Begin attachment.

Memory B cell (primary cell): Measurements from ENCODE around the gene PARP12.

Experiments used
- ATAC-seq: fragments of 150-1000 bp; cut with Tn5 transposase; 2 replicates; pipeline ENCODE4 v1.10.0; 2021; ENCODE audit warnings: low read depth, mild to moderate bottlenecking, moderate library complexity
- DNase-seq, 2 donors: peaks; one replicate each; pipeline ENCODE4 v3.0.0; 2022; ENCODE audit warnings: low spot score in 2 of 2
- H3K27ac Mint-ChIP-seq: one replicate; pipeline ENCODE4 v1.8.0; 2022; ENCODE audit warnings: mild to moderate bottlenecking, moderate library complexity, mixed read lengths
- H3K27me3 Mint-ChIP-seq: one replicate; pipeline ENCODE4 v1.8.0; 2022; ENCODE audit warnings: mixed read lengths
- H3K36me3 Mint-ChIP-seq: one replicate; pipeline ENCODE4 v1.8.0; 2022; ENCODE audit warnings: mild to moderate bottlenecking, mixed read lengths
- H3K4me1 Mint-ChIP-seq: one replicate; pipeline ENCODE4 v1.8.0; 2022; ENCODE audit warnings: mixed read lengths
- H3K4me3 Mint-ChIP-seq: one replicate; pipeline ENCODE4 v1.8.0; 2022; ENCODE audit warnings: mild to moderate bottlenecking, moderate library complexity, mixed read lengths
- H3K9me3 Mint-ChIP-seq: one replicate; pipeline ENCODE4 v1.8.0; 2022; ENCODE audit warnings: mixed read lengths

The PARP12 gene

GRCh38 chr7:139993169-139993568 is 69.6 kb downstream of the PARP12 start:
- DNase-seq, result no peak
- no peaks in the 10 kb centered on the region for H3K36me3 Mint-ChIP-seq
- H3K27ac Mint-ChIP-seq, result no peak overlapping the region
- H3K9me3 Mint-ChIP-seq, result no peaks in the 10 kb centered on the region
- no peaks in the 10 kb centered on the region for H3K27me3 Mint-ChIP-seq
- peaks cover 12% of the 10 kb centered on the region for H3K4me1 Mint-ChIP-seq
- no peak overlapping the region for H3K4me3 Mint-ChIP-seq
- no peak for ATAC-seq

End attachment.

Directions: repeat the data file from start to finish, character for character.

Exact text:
Memory B cell (primary cell): Measurements from ENCODE around the gene PARP12.

Experiments used
- ATAC-seq: fragments of 150-1000 bp; cut with Tn5 transposase; 2 replicates; pipeline ENCODE4 v1.10.0; 2021; ENCODE audit warnings: low read depth, mild to moderate bottlenecking, moderate library complexity
- DNase-seq, 2 donors: peaks; one replicate each; pipeline ENCODE4 v3.0.0; 2022; ENCODE audit warnings: low spot score in 2 of 2
- H3K27ac Mint-ChIP-seq: one replicate; pipeline ENCODE4 v1.8.0; 2022; ENCODE audit warnings: mild to moderate bottlenecking, moderate library complexity, mixed read lengths
- H3K27me3 Mint-ChIP-seq: one replicate; pipeline ENCODE4 v1.8.0; 2022; ENCODE audit warnings: mixed read lengths
- H3K36me3 Mint-ChIP-seq: one replicate; pipeline ENCODE4 v1.8.0; 2022; ENCODE audit warnings: mild to moderate bottlenecking, mixed read lengths
- H3K4me1 Mint-ChIP-seq: one replicate; pipeline ENCODE4 v1.8.0; 2022; ENCODE audit warnings: mixed read lengths
- H3K4me3 Mint-ChIP-seq: one replicate; pipeline ENCODE4 v1.8.0; 2022; ENCODE audit warnings: mild to moderate bottlenecking, moderate library complexity, mixed read lengths
- H3K9me3 Mint-ChIP-seq: one replicate; pipeline ENCODE4 v1.8.0; 2022; ENCODE audit warnings: mixed read lengths

The PARP12 gene

GRCh38 chr7:139993169-139993568 is 69.6 kb downstream of the PARP12 start:
- DNase-seq, result no peak
- no peaks in the 10 kb centered on the region for H3K36me3 Mint-ChIP-seq
- H3K27ac Mint-ChIP-seq, result no peak overlapping the region
- H3K9me3 Mint-ChIP-seq, result no peaks in the 10 kb centered on the region
- no peaks in the 10 kb centered on the region for H3K27me3 Mint-ChIP-seq
- peaks cover 12% of the 10 kb centered on the region for H3K4me1 Mint-ChIP-seq
- no peak overlapping the region for H3K4me3 Mint-ChIP-seq
- no peak for ATAC-seq